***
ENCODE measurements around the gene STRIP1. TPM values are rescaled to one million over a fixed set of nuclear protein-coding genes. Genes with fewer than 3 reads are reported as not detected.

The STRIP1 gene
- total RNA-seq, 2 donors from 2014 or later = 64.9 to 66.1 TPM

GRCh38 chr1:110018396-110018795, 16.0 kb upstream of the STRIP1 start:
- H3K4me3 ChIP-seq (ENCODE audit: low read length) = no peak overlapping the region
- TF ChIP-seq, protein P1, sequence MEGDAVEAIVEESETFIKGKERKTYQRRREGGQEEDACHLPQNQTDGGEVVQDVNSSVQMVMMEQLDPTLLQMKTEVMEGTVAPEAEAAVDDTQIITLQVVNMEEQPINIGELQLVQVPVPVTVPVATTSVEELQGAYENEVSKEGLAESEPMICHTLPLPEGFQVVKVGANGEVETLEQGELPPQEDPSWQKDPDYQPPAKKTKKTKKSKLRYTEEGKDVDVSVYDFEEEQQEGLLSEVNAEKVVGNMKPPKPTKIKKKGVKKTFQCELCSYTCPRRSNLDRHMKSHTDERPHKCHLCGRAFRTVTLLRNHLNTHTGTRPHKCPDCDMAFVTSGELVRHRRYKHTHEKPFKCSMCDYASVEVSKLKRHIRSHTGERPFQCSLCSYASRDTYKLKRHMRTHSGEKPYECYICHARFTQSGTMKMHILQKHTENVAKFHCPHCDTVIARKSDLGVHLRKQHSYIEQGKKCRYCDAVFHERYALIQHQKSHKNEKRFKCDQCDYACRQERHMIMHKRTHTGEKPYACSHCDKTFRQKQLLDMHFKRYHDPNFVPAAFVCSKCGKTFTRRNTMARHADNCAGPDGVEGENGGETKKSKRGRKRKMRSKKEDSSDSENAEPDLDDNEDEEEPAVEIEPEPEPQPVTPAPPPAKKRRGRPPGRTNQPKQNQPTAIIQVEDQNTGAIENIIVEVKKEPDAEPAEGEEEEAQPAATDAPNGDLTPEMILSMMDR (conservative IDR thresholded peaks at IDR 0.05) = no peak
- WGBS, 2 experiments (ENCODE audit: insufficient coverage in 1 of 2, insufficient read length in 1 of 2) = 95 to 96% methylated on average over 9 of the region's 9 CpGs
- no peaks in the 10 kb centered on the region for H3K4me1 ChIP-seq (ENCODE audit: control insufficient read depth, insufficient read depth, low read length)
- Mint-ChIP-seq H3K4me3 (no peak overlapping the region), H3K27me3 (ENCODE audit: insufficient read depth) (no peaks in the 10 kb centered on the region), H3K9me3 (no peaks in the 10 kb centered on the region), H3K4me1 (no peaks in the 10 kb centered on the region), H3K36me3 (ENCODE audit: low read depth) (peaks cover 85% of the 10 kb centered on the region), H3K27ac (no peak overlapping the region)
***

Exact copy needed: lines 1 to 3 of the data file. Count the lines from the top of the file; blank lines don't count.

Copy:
ENCODE measurements around the gene STRIP1. TPM values are rescaled to one million over a fixed set of nuclear protein-coding genes. Genes with fewer than 3 reads are reported as not detected.

The STRIP1 gene
- total RNA-seq, 2 donors from 2014 or later = 64.9 to 66.1 TPM